It’s Not a Trillion-Dollar F-35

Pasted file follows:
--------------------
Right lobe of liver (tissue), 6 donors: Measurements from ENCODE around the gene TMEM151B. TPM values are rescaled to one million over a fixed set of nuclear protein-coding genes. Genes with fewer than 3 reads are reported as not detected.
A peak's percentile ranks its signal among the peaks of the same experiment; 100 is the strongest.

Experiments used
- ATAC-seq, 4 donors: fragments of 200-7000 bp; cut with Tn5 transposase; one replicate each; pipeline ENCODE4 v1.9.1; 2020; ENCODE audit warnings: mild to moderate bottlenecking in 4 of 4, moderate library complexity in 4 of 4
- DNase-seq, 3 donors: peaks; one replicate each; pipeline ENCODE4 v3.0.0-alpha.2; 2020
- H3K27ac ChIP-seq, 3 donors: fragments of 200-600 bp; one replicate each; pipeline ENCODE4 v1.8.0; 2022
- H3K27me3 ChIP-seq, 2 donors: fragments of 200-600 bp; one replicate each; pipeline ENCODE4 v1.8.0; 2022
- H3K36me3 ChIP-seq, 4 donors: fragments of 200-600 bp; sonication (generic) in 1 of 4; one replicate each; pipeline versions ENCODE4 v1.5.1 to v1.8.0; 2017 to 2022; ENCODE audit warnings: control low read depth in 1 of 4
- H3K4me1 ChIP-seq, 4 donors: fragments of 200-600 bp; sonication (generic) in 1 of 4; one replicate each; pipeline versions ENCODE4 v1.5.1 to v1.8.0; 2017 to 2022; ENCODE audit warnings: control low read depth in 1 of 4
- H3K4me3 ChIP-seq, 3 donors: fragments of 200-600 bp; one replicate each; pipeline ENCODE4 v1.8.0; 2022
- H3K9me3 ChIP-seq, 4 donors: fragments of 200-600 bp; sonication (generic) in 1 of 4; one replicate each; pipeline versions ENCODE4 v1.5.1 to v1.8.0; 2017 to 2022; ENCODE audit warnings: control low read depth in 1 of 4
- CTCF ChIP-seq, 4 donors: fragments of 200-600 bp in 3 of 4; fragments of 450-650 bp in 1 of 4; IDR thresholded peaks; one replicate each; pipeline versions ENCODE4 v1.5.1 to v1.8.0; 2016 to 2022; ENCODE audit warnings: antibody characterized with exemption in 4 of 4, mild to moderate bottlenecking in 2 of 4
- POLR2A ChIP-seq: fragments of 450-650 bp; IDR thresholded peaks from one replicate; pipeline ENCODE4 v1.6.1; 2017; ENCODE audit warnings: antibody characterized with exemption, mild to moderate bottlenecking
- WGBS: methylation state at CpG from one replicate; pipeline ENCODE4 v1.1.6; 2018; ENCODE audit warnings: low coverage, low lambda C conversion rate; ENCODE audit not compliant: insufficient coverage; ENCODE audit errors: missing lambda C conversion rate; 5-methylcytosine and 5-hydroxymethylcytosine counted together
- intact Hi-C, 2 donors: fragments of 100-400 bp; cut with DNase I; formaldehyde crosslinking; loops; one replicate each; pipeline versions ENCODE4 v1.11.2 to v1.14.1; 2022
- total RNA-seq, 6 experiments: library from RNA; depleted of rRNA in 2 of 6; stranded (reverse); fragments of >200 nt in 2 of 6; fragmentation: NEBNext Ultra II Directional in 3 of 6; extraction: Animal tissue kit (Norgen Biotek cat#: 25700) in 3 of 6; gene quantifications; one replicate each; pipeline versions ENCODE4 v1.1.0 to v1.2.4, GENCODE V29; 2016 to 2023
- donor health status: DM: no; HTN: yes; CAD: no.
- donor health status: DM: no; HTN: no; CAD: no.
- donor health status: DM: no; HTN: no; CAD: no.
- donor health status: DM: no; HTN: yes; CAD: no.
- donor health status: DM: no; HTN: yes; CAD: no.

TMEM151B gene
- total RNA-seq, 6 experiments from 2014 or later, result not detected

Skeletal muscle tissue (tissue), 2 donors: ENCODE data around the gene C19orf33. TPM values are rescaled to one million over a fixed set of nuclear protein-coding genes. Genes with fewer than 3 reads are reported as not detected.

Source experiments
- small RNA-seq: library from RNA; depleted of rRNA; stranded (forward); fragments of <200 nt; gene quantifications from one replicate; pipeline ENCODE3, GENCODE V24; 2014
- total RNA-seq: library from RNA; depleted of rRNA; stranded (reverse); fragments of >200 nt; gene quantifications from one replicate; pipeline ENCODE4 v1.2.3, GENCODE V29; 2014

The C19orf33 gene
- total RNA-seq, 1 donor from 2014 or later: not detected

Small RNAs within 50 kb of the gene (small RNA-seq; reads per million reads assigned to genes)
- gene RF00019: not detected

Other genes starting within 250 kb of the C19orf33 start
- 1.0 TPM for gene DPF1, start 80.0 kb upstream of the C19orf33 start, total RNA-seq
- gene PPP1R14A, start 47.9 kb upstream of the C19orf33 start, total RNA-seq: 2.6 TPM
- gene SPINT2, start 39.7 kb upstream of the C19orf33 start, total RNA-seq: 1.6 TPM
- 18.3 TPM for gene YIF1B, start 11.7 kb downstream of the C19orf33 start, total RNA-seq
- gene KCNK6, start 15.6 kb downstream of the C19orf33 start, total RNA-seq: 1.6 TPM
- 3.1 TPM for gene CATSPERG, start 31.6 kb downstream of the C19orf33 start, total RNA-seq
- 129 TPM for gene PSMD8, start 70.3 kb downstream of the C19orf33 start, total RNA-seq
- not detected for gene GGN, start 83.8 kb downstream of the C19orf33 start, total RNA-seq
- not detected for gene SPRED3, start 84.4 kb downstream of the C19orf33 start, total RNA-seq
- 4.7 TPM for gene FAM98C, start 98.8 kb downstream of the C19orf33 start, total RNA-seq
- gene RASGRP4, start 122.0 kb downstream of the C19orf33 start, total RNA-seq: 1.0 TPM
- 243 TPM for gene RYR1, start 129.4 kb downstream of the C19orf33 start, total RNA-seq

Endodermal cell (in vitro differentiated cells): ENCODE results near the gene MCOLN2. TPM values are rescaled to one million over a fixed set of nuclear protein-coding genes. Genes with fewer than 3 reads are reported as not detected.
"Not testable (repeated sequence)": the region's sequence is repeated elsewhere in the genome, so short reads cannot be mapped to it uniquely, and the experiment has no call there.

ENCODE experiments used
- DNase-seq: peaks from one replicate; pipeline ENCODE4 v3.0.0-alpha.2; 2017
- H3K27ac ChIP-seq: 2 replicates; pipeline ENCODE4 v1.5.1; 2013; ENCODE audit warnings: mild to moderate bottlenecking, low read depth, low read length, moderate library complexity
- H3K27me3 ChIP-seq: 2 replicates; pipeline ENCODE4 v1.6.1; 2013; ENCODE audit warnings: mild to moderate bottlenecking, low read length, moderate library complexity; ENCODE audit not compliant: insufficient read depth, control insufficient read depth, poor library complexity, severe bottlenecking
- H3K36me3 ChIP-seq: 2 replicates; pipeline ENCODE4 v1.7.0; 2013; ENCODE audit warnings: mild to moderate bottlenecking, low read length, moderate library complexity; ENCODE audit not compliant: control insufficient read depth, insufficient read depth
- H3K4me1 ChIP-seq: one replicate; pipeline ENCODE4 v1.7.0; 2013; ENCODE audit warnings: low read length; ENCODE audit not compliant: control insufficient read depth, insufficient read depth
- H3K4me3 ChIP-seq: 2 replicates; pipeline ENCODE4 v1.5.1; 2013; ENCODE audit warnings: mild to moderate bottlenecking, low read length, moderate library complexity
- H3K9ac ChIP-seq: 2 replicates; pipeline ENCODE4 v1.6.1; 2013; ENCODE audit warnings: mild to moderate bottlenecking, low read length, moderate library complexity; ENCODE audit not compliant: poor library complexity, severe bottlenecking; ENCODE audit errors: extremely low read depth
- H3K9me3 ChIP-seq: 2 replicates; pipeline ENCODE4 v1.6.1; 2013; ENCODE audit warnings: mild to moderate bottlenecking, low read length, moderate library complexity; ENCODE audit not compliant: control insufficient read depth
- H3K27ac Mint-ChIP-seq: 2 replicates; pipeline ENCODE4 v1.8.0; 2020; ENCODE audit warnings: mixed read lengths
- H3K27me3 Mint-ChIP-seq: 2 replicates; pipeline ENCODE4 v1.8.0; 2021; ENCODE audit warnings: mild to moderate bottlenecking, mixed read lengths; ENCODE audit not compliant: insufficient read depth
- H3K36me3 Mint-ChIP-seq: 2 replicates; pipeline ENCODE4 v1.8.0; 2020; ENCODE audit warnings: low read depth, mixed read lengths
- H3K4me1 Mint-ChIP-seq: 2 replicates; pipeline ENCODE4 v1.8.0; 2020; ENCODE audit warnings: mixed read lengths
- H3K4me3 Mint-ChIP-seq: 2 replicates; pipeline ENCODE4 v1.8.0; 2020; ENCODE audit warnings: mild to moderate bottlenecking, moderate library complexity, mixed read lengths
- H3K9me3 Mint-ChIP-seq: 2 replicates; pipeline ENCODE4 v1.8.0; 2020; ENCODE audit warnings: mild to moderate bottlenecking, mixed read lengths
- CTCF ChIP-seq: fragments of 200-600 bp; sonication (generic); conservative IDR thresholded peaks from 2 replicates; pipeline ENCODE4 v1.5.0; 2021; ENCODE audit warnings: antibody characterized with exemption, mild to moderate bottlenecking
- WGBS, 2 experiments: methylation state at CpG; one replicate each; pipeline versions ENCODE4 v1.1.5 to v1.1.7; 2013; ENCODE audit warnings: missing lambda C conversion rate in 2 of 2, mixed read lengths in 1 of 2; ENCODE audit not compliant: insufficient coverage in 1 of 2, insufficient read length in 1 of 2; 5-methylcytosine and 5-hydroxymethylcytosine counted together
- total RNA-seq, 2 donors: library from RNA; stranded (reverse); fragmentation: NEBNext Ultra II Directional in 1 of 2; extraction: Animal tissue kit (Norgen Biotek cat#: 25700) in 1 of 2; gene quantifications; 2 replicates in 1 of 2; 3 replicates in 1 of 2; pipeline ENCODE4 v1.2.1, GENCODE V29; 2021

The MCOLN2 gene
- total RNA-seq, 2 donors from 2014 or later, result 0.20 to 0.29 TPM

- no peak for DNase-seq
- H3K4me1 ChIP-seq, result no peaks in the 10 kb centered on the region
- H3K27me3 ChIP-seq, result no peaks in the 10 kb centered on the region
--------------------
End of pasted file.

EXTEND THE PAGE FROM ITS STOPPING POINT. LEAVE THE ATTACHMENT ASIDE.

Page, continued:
The figure of $1.1 trillion as the operating and support costs of the F-35 strike fighter program is “not a good number,” said Lt. Gen. Christopher Bogdan, who oversees the aircraft’s development, on Tuesday. The trillion-dollar figure that some F-35 opponents trumpet is “what it will cost in 2056,” said Bogdan during his address at an Aviation Week conference in Arlington, Va., on March 5. He challenged anyone to predict accurately what fuel will cost next year, let alone 43 years from now. The price “is in 2056 dollars,” and if adjusted back to today’s dollars, would be around $580 million, said Bogdan. “That’s still a lot of money,” he said. And, that’s the reason Bogdan said he is so dogged about making sure everyone on the program—both customers and the vendors, Lockheed Martin and engine supplier Pratt & Whitney—is thinking constantly about how to keep the fighter as inexpensive as possible. “One thing is for sure,” he said, “if you don’t start thinking about operation and support . . . now, it could be unaffordable” later. He noted, though, that there are some costs “I can’t control,” such as crew ratios, and how much training time is spent in the simulator versus actually flying an airplane. (See also Lies, Damn Lies, and the Trillion-Dollar F-35 from Air Force Magazine’s archives.)